So this variation may be the tweak you need!
Just make sure you are lifting the heel of the foot staggered back and focusing your weight on that fully planted leg.
Do not stagger the foot too far back though and turn this into more of a lunge.
You can progress this move by adding weights, even making it more core intensive by holding a dumbbell or kettlebell for a goblet squat, or you can modify this move by limiting the range of motion and sitting down to a bench or box.
Move #3: Double Banded Hip Thrusters
Hip Thrusters are a must-do move if you want to build strong glutes.
But the barbell can be difficult to work with at times.
And sometimes you want a variation more meant to be that accessory exercises after your lift to create that pump and burn while targeting your glute medius more.
That’s the beauty of the double banded hip thrusters.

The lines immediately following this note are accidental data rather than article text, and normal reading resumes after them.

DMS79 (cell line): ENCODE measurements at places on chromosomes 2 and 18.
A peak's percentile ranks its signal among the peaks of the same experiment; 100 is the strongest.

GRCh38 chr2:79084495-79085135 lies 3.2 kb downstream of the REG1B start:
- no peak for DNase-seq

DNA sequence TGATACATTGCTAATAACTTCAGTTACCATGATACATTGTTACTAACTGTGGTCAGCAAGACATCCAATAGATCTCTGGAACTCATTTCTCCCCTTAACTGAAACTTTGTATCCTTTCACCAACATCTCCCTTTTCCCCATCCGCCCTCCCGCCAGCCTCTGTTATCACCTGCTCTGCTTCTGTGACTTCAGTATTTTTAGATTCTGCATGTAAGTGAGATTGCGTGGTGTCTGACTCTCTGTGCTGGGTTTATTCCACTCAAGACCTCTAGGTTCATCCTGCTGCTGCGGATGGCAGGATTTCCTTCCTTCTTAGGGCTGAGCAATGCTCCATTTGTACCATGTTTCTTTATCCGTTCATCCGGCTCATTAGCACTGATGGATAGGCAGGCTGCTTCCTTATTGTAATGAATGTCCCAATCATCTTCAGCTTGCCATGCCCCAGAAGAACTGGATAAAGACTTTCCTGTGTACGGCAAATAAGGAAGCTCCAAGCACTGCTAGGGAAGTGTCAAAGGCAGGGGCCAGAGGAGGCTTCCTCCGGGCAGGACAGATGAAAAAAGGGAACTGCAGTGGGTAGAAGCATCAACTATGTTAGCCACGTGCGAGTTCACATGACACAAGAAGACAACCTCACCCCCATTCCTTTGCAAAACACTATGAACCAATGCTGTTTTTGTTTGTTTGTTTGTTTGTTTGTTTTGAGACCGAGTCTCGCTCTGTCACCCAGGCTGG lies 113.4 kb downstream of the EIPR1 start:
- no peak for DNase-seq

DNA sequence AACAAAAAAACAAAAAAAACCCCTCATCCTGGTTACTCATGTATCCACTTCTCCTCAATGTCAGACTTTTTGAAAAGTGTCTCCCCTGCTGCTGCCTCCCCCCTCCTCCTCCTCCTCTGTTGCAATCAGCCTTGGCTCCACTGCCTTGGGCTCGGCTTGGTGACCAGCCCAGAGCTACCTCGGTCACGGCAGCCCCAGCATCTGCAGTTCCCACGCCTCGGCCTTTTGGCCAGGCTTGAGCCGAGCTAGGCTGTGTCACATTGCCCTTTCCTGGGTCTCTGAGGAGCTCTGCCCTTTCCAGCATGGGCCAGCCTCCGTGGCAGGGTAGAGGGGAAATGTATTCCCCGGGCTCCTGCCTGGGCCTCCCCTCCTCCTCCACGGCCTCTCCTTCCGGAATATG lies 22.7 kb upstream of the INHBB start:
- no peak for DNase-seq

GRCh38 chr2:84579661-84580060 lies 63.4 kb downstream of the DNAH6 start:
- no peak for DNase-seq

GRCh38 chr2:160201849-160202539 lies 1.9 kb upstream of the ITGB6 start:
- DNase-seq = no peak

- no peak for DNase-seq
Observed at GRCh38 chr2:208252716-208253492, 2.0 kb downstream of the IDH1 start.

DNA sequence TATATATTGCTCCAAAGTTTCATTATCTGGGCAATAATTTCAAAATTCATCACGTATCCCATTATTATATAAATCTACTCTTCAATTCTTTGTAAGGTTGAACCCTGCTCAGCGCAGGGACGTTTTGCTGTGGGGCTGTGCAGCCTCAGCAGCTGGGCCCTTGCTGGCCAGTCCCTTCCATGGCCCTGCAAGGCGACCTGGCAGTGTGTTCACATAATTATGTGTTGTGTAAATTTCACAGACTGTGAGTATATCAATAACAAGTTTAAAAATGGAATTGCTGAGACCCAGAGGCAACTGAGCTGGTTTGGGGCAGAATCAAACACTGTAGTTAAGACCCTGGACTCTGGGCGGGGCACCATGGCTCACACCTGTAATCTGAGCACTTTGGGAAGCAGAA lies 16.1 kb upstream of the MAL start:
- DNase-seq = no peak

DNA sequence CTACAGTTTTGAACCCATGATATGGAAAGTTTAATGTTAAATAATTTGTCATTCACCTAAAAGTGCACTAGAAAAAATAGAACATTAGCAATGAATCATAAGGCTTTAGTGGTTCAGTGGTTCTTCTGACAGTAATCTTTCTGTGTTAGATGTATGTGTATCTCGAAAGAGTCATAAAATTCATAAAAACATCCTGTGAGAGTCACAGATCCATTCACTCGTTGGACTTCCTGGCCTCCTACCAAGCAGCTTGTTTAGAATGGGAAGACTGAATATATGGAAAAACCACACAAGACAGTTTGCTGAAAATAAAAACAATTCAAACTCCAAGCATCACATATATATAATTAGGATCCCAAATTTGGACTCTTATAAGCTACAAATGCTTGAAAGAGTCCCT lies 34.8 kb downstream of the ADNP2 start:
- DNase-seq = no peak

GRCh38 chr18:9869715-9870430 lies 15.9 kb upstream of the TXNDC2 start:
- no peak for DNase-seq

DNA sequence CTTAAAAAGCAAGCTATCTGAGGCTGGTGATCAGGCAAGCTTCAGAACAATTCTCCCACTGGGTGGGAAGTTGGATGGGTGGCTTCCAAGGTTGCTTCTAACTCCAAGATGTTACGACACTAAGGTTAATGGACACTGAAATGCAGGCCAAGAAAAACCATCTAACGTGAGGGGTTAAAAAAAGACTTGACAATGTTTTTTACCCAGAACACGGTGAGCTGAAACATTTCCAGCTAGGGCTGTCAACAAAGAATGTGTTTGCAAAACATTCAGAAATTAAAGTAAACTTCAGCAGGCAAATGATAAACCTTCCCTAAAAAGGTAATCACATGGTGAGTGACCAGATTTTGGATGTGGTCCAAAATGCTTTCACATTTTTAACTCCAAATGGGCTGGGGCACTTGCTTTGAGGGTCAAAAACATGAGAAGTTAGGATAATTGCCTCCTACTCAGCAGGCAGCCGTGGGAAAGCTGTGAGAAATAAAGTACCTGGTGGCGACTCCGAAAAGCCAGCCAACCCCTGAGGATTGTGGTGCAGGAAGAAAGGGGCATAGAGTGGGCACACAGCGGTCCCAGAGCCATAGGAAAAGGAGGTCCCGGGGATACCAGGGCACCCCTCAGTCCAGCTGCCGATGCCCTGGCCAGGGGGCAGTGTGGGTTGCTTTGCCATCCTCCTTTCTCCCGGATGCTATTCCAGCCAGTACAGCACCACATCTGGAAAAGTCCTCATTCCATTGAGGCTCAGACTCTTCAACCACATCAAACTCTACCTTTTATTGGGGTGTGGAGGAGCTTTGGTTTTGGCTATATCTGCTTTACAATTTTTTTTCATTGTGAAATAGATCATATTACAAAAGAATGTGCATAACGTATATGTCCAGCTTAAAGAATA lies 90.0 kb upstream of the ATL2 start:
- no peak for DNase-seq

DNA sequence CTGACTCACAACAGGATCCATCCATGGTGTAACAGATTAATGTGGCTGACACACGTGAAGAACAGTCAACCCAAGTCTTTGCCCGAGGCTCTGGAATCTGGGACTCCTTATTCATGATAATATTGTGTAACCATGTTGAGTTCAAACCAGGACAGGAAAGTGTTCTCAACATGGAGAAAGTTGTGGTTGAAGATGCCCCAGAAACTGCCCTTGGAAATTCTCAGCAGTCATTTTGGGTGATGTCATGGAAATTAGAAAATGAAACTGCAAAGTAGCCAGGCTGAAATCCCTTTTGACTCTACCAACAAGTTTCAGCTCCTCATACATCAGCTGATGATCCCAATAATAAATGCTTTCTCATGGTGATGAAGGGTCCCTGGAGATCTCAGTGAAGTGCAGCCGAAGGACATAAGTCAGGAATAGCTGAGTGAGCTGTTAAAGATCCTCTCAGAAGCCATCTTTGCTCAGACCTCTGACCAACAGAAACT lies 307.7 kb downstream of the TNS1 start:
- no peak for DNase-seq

Not only will this move work your glute max, but the mini band around your legs will also really target your glute medius to improve your hip stability.
The band over your hips, which is easiest to anchor off of j-hooks in a rig or squat rack, applies even more resistance as well at the top of the movement when your glutes are the strongest.
Just make sure you really drive out against the mini band as you drive up against the resistance band. You want to fully extend your hips, while maintaining a posterior pelvic tilt to better engage your glutes and prevent yourself from arching your lower back and compensating.
Move #4: Deficit Split Squat
Changing up the range of motion of a movement can impact the benefit we get from it.